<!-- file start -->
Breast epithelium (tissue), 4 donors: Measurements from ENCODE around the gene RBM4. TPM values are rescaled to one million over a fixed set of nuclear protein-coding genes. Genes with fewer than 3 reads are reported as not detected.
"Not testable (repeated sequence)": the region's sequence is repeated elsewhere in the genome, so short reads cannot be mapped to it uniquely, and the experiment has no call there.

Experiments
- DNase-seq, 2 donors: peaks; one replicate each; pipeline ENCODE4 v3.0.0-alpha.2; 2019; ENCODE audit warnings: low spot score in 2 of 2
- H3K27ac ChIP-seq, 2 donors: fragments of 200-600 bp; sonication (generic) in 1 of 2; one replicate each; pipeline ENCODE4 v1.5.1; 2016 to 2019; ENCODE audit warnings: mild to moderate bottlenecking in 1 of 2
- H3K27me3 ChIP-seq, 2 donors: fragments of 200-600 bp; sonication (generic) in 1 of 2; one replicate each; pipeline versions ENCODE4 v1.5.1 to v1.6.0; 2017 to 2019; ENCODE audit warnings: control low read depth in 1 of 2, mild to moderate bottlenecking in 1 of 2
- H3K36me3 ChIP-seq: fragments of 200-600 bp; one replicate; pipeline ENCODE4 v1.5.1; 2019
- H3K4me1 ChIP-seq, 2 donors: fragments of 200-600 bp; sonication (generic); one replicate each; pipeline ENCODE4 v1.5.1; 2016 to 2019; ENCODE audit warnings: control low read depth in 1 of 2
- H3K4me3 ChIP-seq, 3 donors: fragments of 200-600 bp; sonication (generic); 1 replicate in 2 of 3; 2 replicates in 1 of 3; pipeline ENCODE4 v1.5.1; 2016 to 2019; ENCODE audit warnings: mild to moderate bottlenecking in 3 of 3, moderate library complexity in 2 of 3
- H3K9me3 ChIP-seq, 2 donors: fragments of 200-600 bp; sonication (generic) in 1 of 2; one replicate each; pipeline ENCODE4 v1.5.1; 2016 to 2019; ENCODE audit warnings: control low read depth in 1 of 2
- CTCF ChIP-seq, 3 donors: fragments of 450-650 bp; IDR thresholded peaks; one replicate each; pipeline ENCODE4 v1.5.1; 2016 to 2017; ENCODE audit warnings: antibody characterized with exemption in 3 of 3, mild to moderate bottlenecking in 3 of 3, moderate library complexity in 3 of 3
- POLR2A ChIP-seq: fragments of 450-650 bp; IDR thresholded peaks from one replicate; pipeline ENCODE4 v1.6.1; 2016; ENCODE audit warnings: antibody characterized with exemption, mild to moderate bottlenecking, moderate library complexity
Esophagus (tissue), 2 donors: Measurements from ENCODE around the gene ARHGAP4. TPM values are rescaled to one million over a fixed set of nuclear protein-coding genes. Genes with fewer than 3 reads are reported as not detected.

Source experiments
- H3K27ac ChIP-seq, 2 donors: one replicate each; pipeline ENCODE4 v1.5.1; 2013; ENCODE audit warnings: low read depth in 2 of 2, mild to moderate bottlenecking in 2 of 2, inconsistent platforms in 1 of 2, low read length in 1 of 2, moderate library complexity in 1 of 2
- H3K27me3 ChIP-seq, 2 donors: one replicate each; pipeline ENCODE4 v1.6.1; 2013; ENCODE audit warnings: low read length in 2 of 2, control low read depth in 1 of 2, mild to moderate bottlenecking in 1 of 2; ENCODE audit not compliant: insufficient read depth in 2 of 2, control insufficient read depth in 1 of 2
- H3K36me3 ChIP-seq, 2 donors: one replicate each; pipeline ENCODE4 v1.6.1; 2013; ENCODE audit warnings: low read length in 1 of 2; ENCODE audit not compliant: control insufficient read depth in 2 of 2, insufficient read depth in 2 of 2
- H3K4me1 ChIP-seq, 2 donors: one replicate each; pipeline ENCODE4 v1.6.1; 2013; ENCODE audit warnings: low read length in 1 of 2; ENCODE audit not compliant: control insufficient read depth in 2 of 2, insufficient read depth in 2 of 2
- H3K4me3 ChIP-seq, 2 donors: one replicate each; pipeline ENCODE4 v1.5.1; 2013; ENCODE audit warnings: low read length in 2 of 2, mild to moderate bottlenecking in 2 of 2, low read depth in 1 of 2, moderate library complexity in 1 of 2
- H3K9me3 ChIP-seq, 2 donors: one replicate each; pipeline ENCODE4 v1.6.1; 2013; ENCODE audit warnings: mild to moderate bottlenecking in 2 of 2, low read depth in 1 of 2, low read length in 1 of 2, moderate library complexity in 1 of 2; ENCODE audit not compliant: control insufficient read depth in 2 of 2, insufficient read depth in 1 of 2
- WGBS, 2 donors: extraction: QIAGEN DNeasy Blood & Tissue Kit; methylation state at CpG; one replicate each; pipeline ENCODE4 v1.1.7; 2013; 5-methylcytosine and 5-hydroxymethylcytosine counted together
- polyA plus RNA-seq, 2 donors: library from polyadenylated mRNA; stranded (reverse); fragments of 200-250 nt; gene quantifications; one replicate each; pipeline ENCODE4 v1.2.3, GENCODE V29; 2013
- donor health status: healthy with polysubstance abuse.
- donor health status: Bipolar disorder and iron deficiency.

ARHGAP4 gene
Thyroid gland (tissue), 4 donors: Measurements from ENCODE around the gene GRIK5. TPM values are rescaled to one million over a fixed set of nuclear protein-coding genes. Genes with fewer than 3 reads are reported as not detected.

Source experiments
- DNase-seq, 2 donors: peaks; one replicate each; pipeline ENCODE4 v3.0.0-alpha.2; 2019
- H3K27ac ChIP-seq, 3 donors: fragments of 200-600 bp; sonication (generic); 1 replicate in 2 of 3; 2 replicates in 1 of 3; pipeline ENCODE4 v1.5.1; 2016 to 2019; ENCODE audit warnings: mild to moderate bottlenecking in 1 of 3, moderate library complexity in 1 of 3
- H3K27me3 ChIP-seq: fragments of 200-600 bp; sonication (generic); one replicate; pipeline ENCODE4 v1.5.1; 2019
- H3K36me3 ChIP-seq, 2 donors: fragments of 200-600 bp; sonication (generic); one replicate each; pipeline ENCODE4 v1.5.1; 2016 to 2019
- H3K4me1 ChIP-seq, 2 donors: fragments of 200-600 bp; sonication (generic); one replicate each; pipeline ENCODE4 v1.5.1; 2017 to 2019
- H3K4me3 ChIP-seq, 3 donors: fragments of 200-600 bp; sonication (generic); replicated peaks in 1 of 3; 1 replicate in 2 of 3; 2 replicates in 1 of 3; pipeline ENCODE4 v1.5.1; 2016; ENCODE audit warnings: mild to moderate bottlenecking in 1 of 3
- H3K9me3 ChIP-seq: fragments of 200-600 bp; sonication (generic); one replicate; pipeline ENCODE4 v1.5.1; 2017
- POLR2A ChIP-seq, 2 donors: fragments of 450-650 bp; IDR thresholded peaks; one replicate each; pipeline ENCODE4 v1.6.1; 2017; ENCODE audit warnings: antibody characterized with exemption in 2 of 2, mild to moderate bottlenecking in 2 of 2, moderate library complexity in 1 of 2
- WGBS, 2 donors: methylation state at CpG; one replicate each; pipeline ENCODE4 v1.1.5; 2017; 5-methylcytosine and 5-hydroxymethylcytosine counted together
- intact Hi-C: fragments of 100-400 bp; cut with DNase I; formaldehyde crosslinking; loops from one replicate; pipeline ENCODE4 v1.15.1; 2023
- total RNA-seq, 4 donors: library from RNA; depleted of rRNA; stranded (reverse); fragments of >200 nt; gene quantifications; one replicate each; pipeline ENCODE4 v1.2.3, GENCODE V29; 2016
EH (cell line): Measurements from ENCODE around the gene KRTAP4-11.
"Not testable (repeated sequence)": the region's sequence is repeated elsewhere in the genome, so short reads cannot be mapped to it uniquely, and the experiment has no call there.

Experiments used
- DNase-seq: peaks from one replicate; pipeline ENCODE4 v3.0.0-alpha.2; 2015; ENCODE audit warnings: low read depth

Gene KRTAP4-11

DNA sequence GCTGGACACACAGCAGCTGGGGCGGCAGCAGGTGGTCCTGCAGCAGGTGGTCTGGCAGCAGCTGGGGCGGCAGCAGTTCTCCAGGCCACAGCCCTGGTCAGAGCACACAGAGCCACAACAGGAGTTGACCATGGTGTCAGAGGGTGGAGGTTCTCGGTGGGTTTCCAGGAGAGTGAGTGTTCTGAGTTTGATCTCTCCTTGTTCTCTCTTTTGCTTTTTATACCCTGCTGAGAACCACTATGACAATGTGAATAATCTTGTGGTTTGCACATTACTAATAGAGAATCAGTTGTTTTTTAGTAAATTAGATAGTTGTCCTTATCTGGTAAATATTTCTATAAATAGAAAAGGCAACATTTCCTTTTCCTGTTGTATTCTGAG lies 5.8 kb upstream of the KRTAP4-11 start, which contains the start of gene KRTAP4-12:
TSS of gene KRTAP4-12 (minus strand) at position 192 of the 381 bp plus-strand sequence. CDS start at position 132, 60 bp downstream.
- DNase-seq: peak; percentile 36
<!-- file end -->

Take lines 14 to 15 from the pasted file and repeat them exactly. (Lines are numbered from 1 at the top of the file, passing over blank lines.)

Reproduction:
Source experiments
- H3K27ac ChIP-seq, 2 donors: one replicate each; pipeline ENCODE4 v1.5.1; 2013; ENCODE audit warnings: low read depth in 2 of 2, mild to moderate bottlenecking in 2 of 2, inconsistent platforms in 1 of 2, low read length in 1 of 2, moderate library complexity in 1 of 2